Covering folk horror from numerous different angles and locations across decades, Woodlands Dark and Days Bewitched is not only one of the most thorough horror media documentaries across the board but specifically is a must-watch for all disciples of the old ways. Kier~La Janisse has poured heart and soul into this epic venture and has created a classic out of a cult. Highly recommended.
It is available to purchase as a stand alone Blu Ray or as part of the impressive Severin Films folk horror box set All the Haunts Be Ours which boasts 20 feature films – including a new 4K scan from the original negative of the long-unavailable EYES OF FIRE – over 70 bonus features, a soundtrack CD, a spoken word album of Arthur Machen’s THE WHITE PEOPLE read by Linda Hayden of Blood on Satan’s Claw with an original score by Timothy Fife, and a book introduced by Folk Horror Revival’s Andy Paciorek, and featuring new writing by Dawn Keetley, Sarah Chavez, Stephen Volk, Dejan Ognjanovic, Stephen Bissette, Mitch Horowitz, alongside archival pieces, all beautifully designed by Luke Insect.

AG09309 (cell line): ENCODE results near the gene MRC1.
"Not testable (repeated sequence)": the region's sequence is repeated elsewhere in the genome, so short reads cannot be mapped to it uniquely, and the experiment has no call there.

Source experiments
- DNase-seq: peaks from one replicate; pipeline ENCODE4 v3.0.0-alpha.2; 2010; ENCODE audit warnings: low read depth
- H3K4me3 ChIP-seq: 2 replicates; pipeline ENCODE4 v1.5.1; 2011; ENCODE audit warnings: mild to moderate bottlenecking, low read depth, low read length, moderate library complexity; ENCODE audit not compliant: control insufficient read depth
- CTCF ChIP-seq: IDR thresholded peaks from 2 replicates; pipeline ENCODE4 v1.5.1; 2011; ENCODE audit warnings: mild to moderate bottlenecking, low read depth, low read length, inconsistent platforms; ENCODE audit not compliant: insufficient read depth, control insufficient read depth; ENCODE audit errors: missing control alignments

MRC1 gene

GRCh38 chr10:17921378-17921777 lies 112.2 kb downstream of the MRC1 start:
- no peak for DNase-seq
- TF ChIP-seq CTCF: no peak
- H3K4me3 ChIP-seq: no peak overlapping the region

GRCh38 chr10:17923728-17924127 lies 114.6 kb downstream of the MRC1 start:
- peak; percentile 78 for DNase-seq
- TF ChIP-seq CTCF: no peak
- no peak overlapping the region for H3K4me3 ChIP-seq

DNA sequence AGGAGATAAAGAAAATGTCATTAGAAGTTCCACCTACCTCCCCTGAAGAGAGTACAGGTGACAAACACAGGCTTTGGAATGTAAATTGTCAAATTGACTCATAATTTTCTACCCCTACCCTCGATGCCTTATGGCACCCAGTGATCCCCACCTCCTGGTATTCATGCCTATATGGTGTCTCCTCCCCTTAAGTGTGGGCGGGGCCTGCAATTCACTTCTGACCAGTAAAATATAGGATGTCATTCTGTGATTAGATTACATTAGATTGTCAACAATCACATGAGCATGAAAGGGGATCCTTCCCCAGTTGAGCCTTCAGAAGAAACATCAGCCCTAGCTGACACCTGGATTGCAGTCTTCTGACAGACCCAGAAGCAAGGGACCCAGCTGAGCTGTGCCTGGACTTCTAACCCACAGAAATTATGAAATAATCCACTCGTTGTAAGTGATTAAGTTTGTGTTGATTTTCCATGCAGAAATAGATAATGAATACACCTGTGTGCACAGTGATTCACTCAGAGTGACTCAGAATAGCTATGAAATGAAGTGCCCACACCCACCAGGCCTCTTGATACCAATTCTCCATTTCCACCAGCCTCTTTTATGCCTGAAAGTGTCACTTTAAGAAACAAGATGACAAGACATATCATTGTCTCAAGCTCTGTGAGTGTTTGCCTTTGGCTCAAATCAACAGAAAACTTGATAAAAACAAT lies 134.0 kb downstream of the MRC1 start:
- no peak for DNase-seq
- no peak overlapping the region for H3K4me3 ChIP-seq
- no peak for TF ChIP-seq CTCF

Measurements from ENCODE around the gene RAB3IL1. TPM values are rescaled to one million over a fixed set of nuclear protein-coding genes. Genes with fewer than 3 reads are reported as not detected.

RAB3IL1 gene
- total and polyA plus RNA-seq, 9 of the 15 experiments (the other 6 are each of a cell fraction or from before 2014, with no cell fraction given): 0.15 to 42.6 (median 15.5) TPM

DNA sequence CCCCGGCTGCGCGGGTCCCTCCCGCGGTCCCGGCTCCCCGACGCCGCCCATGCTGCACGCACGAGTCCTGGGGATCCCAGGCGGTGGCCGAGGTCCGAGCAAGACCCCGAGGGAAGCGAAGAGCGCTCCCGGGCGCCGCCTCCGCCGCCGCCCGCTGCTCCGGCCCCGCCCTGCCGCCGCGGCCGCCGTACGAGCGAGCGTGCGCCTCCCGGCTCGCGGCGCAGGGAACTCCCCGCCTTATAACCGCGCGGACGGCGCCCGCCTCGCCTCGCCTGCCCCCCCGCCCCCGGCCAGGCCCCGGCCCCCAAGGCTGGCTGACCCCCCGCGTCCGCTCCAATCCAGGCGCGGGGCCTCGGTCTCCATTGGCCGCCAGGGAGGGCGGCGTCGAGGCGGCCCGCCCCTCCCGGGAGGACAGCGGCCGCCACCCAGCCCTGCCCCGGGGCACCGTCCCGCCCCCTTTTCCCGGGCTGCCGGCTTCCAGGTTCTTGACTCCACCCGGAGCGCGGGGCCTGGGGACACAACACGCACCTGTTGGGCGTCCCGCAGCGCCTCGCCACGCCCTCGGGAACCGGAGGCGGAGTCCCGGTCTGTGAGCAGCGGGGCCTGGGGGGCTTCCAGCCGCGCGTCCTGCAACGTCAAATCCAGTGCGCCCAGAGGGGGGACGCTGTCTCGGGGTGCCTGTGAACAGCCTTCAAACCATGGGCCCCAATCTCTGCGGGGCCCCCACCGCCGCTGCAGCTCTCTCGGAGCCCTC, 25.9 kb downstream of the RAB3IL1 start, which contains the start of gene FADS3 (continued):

Hurry though as the even more special special edition set The Witches Bundle which also featured a poster, Owl Service plate, Key-rings, an Oracle deck and other goodies has already sold out.
After having to cancel last year’s Winter Ghosts due to our old friend Covid-19 we are pulling out all the stops to ensure this year’s event is a sumptuous feast for the eyes and ears. This year’s event features the usual selection of talks and music as well as some pretty exciting performances, that we’re keeping a little bit under wraps for the time being, as well as a classic film that we will be unveiling in the very near future.